Studies have shown that when fasteners are tightened using the torque method, the resulting preload may vary by as much as 25%. Thus, tightening a bolt that should have a preload of 2,000 pounds using the torque method might result in a preload of anywhere between 1,500 and 2,000 pounds. Clearly not a good situation.
The most accurate way to obtain a predictable preload is to measure the stretch of the bolt. This is precisely how many Lycoming connecting rod bolts are tightened. The bolt length is measured with a special micrometer, then the nut is tightened until the micrometer shows that the bolt has stretched by a specified amount. This stretch method is extremely accurate and virtually guarantees that the resulting preload is spot-on.
Unfortunately, the stretch method is impractical for many kinds of tension joints. It’s impossible to use when tightening a screw or stud because one end of the fastener is inaccessible so the fastener length can’t be measured accurately. It’s also infeasible when tightening engine through bolts because a micrometer big enough to bridge the entire width of the crankcase doesn’t exist. That’s why the less-accurate torque method is used.
However, there’s a third method that combines the simplicity of the torque method with an accuracy that’s nearly as good as the stretch method. It’s known variously as the “torqueturn” or “torque-angle” method, and it’s widely used for tightening critical fasteners on everything from race cars to diesel locomotives. Inexplicably, however, it’s almost unheard of in GA maintenance (with the notable exception of Rotax engines), and that’s a real shame.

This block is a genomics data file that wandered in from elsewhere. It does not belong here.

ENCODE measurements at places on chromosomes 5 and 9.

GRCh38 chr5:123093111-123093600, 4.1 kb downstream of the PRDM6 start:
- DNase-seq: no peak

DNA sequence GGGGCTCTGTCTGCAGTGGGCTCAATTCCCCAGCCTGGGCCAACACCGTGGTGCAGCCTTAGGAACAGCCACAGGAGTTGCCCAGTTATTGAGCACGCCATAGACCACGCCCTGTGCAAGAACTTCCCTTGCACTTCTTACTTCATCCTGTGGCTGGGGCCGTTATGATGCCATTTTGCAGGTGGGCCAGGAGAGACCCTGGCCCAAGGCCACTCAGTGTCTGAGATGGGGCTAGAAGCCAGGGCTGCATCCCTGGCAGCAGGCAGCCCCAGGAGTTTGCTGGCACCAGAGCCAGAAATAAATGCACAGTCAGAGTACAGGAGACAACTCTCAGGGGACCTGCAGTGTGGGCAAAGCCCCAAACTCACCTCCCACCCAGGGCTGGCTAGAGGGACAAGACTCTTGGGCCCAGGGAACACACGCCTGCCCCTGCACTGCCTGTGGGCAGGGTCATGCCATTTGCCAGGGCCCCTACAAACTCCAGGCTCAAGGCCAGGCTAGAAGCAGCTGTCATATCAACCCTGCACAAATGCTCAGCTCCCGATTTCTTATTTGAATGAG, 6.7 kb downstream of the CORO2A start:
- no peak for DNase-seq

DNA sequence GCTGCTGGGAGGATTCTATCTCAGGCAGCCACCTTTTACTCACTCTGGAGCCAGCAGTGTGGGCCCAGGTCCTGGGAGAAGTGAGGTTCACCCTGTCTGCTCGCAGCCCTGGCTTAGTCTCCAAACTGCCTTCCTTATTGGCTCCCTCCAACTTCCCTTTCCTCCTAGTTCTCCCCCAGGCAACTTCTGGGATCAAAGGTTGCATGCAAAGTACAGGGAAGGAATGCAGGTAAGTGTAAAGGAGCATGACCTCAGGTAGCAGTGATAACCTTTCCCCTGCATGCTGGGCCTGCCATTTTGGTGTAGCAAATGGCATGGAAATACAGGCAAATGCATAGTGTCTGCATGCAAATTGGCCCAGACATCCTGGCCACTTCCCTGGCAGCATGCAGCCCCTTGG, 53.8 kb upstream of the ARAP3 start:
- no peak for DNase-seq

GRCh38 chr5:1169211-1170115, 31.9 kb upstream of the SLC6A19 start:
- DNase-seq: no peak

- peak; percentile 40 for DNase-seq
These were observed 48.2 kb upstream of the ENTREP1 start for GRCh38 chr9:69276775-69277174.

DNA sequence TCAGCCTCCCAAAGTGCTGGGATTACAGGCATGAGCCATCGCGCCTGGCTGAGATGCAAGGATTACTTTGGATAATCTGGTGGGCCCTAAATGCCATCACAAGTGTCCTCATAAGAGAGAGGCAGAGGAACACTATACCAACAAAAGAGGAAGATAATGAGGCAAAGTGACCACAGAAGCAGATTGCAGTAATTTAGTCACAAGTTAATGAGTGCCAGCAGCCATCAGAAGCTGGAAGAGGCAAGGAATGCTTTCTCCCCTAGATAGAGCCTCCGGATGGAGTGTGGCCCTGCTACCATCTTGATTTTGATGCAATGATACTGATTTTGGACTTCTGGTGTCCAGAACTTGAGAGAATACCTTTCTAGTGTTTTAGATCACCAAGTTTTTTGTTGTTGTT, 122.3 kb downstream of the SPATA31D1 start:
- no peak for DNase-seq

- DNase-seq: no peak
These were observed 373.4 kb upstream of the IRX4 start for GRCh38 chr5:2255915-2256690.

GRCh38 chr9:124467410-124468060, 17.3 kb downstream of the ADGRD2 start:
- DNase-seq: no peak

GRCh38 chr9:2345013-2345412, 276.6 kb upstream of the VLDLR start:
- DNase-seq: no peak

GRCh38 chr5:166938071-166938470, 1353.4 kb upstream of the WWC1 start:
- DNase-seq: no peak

Tightening a fastener using the torque-angle method involves two steps. First, a torque wrench is used to tighten the fastener to a specified “snug torque” to ensure that the joint is in metal-to-metal contact. Second, the fastener is further tightened by rotating it by a specified number of degrees to obtain the final preload, something that’s easy to do by using an inexpensive torque-angle gauge. This step results in a precise amount of stretch that is completely independent of friction, and therefore vastly more accurate than using torque alone.
Catastrophic engine failures following cylinder work are depressingly common and are almost always attributed to inadequate fastener preload during cylinder installation in the field. If Continental and Lycoming encouraged mechanics to use the torque-angle method to tighten through bolts and hold-down studs instead of the far less accurate torque method, I’m convinced that many of these failures could be avoided. Why don’t they?
Using the torque-angle method in an automotive application. Why don’t we do this on our Continentals and Lycomings?
This article was initially published in the March 2020 issue of COPA Pilot